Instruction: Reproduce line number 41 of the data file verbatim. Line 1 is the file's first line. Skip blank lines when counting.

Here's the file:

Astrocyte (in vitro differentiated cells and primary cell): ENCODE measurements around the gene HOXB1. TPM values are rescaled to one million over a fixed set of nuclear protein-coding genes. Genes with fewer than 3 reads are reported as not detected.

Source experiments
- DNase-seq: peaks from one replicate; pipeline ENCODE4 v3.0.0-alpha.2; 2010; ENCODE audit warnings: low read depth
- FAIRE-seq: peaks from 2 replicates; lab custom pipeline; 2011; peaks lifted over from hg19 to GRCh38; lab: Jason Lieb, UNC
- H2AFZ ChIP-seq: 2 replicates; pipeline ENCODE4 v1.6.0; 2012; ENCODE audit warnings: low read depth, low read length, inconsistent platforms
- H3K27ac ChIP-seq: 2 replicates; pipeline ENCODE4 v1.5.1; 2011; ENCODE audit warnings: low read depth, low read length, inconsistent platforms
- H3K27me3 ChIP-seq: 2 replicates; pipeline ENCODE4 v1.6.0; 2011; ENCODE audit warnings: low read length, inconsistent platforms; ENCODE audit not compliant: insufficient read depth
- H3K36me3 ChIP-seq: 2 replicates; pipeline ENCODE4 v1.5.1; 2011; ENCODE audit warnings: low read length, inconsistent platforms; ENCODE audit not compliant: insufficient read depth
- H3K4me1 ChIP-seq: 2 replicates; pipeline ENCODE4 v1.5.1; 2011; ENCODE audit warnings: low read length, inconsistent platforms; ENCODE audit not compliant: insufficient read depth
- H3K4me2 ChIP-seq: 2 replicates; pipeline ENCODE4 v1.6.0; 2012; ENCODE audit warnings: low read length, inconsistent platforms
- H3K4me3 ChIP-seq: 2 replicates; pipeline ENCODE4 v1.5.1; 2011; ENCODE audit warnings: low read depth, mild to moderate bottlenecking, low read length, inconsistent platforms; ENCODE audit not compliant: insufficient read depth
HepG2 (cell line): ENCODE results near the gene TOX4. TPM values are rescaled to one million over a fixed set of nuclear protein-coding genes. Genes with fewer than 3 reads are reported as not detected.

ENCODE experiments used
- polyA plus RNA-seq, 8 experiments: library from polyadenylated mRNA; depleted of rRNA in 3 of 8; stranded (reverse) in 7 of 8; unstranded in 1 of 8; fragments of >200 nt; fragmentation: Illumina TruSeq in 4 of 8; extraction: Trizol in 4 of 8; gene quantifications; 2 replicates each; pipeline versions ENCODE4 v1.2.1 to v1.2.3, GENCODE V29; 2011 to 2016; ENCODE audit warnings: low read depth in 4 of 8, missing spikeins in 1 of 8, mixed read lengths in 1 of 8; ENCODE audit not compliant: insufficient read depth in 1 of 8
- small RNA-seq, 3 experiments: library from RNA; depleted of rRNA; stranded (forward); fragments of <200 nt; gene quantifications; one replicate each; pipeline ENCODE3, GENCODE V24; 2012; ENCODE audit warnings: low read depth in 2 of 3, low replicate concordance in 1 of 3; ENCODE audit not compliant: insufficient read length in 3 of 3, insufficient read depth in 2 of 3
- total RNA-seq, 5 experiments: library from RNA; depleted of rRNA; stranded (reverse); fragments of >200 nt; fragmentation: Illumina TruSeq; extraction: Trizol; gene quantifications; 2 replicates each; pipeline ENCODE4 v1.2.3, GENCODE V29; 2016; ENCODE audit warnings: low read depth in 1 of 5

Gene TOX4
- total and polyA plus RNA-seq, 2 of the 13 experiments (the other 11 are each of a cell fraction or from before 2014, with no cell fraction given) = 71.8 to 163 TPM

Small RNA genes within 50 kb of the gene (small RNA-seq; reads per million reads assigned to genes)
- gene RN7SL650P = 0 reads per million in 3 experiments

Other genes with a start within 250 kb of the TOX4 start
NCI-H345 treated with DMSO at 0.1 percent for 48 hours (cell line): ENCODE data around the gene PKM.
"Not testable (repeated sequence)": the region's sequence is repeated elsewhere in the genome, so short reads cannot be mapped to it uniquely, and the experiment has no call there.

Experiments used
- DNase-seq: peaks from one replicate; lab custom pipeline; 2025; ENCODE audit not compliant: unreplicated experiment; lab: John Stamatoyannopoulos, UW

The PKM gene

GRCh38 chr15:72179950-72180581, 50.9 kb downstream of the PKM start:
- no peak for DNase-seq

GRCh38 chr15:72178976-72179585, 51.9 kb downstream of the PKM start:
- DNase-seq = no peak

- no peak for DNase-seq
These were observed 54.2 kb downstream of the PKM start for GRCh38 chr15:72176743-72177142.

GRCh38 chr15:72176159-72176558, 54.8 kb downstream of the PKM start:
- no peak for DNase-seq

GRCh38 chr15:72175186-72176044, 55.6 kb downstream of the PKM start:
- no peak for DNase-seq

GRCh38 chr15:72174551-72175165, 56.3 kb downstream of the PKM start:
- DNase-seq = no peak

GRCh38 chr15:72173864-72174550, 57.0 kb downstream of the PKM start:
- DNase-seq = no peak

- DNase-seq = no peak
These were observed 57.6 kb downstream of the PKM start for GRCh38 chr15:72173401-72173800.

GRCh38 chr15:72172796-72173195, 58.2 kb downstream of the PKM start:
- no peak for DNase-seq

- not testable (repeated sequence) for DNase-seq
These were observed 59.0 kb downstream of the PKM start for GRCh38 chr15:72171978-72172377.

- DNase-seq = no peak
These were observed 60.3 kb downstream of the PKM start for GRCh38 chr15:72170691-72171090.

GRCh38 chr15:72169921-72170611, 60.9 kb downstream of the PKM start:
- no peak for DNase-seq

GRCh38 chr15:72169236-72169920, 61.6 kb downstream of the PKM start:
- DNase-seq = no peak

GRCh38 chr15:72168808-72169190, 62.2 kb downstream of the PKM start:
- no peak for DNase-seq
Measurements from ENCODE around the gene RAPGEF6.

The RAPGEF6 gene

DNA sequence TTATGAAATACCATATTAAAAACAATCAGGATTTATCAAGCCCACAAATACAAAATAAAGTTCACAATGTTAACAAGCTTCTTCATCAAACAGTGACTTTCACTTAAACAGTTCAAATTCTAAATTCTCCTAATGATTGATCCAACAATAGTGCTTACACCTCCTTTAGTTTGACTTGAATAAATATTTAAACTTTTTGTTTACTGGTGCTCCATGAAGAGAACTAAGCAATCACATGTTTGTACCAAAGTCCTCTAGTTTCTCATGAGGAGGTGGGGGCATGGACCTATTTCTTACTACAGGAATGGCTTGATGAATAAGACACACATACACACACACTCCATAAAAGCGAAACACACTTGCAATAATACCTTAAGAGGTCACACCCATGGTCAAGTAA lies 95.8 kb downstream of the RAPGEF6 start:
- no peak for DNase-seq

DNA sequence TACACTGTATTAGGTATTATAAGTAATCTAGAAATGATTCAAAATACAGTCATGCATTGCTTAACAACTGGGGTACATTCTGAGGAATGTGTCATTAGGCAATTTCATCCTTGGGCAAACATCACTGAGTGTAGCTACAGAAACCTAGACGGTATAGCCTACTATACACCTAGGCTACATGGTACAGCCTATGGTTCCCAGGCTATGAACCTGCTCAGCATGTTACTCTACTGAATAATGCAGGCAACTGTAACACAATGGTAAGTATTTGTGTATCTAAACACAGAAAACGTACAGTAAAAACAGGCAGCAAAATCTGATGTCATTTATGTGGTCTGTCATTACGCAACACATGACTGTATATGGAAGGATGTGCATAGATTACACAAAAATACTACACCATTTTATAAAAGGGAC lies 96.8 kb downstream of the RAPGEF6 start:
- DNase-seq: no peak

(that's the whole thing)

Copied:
- DNase-seq = no peak